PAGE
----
"It's like balsamic; I like it a lot," pronounced Paul Bertolli, chef at Berkeley's Chez Panisse restaurant, after sampling China's famous Zhejiang vinegar. Bertolli has an interest in fine vinegars and has recently purchased for the restaurant balsamic vinegars that date back to 1630.

So, it was logical to have him sample the Zhejiang vinegar. I did scrape off the 89-cent price tag so as not to influence him.

Bertolli's response wasn't surprising. Other food experts have had similar reactions, and Barbara Tropp, in her book "The Modern Art of Chinese Cooking," recommends using a good balsamic when Zhejiang is not available.

Zhejiang, on China's north coast, is one of the great vinegar-producing regions in China. The best of its products are aged and have a wonderfully complex, smoky flavor that is lightly and pleasantly bitter. Good Zhejiang vinegar is available at many Chinese food stores, unlike fine vinegar from other regions, such as Shanxi near Peking where chefs add vinegar to practically every dish -- they even poach eggs in it.

You will find some differences between Zhejiang and balsamic vinegars. Zhejiang is not as sweet for one; it's not a fruit vinegar. But if you appreciate fine vinegars, you'll love it and want to experiment with it, and not just for Chinese cooking.

Zhejiang is one of the dark, malty vinegars sometimes labeled "black vinegar." Although some otherwise authoritative Chinese cookbooks call all Chinese vinegars rice vinegars, fine dark vinegars from Northern China are usually made from grains. Wheat, millet and sorghum are used, and the best are aged for years. The Chinese do make grape vinegars but in limited quantities.

Other flavorful black vinegars on the market include: Tientsin Vinegar, a good all-purpose grain vinegar that's not nearly as interesting as the Zhejiang, and Narcissus Brand "Yongchun Laogu," which is a fine, aged vinegar. Both are from China.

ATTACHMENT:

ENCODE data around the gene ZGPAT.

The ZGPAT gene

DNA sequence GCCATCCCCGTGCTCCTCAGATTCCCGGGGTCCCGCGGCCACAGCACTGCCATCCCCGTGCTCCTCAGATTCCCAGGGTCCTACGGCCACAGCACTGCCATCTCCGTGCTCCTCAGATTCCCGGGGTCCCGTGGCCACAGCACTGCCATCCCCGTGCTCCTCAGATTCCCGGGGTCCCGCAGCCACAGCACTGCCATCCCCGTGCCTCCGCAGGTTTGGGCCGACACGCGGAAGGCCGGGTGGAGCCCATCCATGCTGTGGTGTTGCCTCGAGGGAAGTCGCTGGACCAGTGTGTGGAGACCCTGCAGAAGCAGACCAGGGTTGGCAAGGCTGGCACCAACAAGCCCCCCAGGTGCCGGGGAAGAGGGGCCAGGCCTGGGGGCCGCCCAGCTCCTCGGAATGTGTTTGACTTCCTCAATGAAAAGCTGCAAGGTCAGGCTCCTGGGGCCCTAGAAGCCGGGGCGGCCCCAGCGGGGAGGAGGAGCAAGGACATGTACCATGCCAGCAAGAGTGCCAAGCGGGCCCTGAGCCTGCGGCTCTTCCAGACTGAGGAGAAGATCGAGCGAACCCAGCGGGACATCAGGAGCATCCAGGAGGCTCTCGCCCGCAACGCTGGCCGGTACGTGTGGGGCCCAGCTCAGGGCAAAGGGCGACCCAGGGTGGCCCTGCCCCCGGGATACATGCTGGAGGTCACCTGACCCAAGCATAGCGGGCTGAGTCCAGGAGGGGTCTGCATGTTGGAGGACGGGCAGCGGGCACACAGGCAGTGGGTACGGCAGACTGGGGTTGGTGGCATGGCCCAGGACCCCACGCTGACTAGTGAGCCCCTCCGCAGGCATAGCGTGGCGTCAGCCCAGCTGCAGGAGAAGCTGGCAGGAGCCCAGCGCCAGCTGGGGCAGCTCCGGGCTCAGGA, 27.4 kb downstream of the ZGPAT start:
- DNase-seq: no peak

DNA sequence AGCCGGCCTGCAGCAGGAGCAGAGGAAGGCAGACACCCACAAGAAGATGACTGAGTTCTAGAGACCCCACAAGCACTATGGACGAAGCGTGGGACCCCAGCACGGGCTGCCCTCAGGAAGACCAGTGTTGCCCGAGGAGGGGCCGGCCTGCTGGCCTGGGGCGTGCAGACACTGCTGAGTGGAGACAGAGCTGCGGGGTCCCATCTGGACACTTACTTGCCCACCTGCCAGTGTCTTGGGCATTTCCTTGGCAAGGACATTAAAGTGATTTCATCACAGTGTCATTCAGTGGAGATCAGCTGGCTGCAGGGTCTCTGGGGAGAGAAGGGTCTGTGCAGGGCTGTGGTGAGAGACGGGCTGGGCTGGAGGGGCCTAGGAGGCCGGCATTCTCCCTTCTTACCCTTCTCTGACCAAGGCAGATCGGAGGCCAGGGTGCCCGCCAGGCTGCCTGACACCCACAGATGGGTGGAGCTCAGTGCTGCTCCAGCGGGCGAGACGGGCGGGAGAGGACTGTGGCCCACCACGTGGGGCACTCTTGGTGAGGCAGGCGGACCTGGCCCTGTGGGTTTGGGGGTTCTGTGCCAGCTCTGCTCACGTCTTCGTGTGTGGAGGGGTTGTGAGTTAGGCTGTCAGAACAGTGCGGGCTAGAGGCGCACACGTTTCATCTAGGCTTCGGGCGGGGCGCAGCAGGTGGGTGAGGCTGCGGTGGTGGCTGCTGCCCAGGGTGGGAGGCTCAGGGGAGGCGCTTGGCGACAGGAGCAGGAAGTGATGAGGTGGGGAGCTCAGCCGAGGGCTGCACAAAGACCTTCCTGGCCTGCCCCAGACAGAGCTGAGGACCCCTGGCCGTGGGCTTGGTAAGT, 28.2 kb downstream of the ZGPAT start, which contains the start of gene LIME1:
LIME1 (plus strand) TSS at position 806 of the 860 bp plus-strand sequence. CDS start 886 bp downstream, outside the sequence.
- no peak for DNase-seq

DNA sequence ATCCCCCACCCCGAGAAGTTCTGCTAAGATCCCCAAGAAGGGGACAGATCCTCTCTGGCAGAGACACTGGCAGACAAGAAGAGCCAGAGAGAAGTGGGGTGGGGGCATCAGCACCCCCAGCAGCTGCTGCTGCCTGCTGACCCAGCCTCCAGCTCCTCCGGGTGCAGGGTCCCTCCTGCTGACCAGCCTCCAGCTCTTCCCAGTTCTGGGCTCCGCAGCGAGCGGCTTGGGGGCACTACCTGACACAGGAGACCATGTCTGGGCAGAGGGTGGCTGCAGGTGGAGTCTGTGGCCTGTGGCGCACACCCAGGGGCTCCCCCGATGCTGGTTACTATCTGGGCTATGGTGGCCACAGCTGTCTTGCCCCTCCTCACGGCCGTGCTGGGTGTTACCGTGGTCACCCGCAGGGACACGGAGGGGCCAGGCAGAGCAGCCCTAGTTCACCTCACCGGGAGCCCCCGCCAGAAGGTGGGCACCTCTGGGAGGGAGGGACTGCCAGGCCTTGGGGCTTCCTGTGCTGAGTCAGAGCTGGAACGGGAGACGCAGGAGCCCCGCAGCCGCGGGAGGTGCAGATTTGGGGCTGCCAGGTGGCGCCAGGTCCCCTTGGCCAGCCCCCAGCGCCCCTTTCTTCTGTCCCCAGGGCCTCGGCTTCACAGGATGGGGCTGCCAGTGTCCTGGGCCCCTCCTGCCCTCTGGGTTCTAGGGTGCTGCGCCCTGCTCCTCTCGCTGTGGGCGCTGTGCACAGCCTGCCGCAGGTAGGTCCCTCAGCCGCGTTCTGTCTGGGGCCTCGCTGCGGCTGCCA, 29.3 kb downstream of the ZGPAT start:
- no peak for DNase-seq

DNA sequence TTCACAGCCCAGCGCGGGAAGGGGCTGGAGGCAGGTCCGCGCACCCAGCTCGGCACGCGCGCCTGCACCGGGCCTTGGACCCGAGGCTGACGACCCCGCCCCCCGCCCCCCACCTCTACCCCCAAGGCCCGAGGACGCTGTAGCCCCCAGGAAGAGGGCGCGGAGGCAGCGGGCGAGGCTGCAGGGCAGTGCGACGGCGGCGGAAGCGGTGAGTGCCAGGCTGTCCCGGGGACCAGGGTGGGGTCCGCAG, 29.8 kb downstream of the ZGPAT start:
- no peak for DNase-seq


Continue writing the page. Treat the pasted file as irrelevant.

The following easily made western eggplant dish is a good introduction to black vinegar. You'll see that you can use it as you would any flavorful vinegar.

SIMPLE SAUTEED EGGPLANT (3 to 4 servings)

1 1/4 pound eggplant

3 tablespoons black vinegar, preferably Gold-Plum "Chinkiang"

2 teaspoons sugar

3/4 teaspoon salt

1/3 cup olive oil

1/2 teaspoon crushed, dried chili pepper

2 tablespoons fresh parsley, minced

Cut the eggplant in half and then into wedges no more than 1/2-inch wide. Cut the wedges into 2-by- 1/2-inch strips. Mix the vinegar, sugar and salt and set aside.

Heat the skillet over medium high heat and add the oil. When hot, add the eggplant and cook, stirring constantly, about 5 minutes or until lightly browned and thoroughly wilted. Add the pepper and stir briefly. Add the vinegar mixture and cook another minute or two until the liquid is thoroughly absorbed. Stir in the parsley and turn off the heat. Serve warm or allow to cool to room temperature.